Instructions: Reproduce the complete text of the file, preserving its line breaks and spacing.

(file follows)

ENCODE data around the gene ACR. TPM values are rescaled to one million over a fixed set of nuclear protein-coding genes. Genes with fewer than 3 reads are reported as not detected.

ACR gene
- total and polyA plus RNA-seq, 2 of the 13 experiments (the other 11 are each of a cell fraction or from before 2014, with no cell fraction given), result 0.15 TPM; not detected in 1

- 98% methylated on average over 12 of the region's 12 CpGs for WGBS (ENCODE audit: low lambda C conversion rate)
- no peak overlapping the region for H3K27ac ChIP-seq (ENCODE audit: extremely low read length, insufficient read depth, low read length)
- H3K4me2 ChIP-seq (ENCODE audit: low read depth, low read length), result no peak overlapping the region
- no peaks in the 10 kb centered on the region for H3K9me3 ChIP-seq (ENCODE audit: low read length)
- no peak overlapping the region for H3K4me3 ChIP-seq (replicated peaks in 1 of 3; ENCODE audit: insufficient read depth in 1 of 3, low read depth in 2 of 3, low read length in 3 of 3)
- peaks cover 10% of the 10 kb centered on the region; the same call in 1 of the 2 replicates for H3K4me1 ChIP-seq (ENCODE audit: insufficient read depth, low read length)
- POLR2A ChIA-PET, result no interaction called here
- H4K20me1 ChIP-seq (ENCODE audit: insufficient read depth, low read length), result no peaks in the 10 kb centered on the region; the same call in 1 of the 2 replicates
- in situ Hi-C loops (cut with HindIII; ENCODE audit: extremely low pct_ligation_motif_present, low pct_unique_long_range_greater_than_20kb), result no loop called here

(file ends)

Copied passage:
ENCODE data around the gene ACR. TPM values are rescaled to one million over a fixed set of nuclear protein-coding genes. Genes with fewer than 3 reads are reported as not detected.

ACR gene
- total and polyA plus RNA-seq, 2 of the 13 experiments (the other 11 are each of a cell fraction or from before 2014, with no cell fraction given), result 0.15 TPM; not detected in 1

- 98% methylated on average over 12 of the region's 12 CpGs for WGBS (ENCODE audit: low lambda C conversion rate)
- no peak overlapping the region for H3K27ac ChIP-seq (ENCODE audit: extremely low read length, insufficient read depth, low read length)
- H3K4me2 ChIP-seq (ENCODE audit: low read depth, low read length), result no peak overlapping the region
- no peaks in the 10 kb centered on the region for H3K9me3 ChIP-seq (ENCODE audit: low read length)
- no peak overlapping the region for H3K4me3 ChIP-seq (replicated peaks in 1 of 3; ENCODE audit: insufficient read depth in 1 of 3, low read depth in 2 of 3, low read length in 3 of 3)
- peaks cover 10% of the 10 kb centered on the region; the same call in 1 of the 2 replicates for H3K4me1 ChIP-seq (ENCODE audit: insufficient read depth, low read length)
- POLR2A ChIA-PET, result no interaction called here
- H4K20me1 ChIP-seq (ENCODE audit: insufficient read depth, low read length), result no peaks in the 10 kb centered on the region; the same call in 1 of the 2 replicates
- in situ Hi-C loops (cut with HindIII; ENCODE audit: extremely low pct_ligation_motif_present, low pct_unique_long_range_greater_than_20kb), result no loop called here